By Joan C. Beal
Thomas Spence's Grand Repository differs from the various English saying dictionaries produced within the past due eighteenth century to begin with in that it used to be meant basically for the decrease periods, and secondly in that it used a really 'phonetic' script within the experience of 1 sound = one image. during this distinctive account, Joan Beal will pay consciousness to the particular pronunciations with a purpose to reconstructing what used to be felt to be 'correct' pronunciation in eighteenth-century Britain.
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Additional resources for English pronunciation in the eighteenth century : Thomas Spence's Grand repository of the English language
1. that, whilst eighteenth-century phonology tends to have been paid relatively little scholarly attention, the exceptions to this rule are a number of monographs and articles on eighteenth-century orthoepists and works primarily concerned with the standardization of English pronunciation. These works are perhaps the most important for the purposes of this study, as, in the absence of any comprehensive study of eighteenth-century phonology, they provide vital points of comparison between the pronunciation described in the Grand Repository and that of Spence's contemporaries.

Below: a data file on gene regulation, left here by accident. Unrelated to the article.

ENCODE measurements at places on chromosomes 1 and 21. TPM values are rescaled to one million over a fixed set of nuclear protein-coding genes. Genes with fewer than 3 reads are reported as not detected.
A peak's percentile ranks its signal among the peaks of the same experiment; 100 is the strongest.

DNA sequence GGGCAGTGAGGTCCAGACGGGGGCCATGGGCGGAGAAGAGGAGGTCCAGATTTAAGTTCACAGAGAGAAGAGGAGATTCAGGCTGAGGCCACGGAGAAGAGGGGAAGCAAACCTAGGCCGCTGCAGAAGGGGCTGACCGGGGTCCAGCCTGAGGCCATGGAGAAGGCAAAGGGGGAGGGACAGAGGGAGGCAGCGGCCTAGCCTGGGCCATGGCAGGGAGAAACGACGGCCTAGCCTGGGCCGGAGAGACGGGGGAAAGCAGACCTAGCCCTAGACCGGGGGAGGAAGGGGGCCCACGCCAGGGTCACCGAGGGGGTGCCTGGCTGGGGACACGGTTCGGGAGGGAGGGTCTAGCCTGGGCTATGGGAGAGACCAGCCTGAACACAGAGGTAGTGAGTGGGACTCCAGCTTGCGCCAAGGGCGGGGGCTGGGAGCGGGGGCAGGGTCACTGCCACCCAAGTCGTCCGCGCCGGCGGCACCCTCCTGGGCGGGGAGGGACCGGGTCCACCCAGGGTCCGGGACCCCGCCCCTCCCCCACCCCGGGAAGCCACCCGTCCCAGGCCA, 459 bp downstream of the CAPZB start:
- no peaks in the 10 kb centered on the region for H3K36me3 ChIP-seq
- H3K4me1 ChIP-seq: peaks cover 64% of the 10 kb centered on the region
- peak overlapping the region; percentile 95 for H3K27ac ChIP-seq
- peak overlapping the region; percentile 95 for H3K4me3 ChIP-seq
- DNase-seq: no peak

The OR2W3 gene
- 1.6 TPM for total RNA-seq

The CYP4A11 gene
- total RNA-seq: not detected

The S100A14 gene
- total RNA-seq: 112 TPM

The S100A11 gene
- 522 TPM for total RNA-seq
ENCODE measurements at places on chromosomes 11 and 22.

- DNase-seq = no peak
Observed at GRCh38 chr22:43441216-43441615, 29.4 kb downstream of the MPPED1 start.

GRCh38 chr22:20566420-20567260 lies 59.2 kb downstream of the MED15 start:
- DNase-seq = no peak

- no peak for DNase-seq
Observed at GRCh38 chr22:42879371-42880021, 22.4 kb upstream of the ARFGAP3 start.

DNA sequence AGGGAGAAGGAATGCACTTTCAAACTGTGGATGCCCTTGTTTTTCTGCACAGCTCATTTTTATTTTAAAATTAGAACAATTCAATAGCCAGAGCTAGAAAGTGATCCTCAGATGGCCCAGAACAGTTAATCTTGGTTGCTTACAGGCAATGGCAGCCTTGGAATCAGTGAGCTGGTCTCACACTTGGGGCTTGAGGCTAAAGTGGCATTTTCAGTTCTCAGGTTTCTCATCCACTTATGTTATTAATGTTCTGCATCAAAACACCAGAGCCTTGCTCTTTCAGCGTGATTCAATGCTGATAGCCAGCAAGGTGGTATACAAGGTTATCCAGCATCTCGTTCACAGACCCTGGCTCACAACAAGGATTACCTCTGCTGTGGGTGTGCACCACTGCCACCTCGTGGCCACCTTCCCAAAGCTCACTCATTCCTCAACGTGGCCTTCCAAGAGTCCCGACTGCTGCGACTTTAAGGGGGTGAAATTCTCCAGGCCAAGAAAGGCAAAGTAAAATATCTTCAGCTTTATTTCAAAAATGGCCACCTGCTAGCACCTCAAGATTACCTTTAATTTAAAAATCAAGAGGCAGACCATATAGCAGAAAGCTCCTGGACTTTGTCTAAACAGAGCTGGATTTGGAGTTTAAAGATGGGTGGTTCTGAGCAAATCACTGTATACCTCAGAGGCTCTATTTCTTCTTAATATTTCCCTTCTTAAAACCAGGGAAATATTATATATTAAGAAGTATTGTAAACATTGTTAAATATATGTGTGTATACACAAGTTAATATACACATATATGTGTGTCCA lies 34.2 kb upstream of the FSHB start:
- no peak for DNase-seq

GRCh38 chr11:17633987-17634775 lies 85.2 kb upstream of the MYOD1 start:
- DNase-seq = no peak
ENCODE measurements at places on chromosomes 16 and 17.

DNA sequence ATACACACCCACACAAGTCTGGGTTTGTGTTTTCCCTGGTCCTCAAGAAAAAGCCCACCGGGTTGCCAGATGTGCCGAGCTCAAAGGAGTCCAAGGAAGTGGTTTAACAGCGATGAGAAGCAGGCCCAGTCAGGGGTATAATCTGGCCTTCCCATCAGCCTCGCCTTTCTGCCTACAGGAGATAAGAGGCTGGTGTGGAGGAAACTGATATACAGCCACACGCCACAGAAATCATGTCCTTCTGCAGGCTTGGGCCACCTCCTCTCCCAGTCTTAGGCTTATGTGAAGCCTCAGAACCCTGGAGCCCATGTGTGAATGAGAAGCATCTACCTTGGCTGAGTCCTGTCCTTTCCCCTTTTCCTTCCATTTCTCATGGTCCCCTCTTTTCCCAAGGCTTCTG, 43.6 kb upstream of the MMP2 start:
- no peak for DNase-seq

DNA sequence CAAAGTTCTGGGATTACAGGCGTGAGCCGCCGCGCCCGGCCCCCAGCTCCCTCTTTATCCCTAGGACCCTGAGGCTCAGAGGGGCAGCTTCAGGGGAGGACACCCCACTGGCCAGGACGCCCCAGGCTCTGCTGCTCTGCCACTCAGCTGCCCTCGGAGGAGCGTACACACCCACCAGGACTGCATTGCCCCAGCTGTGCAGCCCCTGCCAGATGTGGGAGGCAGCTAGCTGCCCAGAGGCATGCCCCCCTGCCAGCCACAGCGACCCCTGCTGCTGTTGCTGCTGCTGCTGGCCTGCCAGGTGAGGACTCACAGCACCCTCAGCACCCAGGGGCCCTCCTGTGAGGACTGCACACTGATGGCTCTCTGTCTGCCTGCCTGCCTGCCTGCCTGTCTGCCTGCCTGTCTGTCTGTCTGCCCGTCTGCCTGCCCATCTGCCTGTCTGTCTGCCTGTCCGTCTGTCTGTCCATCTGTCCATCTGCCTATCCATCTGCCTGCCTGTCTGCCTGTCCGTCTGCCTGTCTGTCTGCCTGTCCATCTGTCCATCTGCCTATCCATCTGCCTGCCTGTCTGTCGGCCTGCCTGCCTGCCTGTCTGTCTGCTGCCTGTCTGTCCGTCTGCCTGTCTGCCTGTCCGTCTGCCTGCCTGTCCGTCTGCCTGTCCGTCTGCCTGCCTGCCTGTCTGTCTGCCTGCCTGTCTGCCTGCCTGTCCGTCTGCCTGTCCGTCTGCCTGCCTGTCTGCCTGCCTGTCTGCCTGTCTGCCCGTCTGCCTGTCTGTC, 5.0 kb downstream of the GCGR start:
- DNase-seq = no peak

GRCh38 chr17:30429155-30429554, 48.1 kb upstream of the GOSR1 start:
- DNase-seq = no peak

Thus vulgar pronunciation becomes a thousand times more oensive and disgusting than provincial pronunciation. When we consider how, especially after the industrial revolution, social aspirations operate, this is exactly what we should expect to happen. By Walker's time, there is no doubt that this attitude was felt pretty generally. , seem to foreshadow the works of modern sociolinguists like Labov. Indeed Mugglestone, writing with the bene®t of the insights of Labov and James and Lesley Milroy, makes exactly the same point in her second chapter, entitled `Images of Accent: Prescription, Pronunciation and the Elegant Speaker' (1995: 58± 106).
Auf Anregung von Wilhelm Horn unternommen wurden' (which . . 3d ^ 17/2/99 ^ 13:17 ^ disk/mp 32 Eighteenth-Century English all tend to follow the same pattern, dealing systematically with each phoneme of ME and its re¯exes as evidenced in the source under investigation. This means that any one historical source is easy to ®nd and follow up, but, as Pollner (1976: 2) points out, has the disadvantage of making it dicult for the reader to get an overall picture of the particular orthoepist's system.